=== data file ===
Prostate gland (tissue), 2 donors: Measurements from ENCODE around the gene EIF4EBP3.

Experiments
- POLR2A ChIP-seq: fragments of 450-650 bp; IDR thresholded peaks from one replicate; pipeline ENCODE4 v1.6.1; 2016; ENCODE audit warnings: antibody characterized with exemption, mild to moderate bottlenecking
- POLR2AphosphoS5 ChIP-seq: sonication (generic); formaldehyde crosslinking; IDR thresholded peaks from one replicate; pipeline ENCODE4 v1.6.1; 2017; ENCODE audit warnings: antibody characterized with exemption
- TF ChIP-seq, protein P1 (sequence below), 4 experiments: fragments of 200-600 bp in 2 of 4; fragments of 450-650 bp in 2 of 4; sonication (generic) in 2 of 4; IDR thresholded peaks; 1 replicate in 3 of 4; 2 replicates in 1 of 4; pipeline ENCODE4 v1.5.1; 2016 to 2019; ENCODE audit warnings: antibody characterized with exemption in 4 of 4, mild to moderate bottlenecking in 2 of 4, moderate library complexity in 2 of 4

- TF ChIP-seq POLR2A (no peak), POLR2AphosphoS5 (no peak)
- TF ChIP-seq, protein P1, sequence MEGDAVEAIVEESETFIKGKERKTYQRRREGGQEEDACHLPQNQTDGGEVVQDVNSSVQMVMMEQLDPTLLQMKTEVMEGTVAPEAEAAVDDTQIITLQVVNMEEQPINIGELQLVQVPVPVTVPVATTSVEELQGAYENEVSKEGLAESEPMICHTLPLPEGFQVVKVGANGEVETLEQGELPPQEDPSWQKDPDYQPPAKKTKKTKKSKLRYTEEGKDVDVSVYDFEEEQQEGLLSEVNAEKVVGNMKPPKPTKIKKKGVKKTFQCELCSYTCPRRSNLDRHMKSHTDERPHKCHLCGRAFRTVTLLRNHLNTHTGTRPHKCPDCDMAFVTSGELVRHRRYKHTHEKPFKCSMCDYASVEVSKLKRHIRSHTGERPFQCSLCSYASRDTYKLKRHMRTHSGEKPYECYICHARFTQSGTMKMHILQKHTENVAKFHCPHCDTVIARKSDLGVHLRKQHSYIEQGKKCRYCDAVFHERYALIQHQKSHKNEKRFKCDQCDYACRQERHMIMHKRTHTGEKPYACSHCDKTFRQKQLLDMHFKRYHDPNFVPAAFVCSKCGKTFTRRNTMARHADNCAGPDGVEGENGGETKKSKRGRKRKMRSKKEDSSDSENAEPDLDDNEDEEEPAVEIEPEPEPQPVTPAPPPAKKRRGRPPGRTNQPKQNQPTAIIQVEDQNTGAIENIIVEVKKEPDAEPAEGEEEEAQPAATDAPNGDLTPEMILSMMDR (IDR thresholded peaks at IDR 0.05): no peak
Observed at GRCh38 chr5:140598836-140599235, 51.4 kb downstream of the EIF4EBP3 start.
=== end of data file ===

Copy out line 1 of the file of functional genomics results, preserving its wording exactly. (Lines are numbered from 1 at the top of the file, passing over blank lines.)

Prostate gland (tissue), 2 donors: Measurements from ENCODE around the gene EIF4EBP3.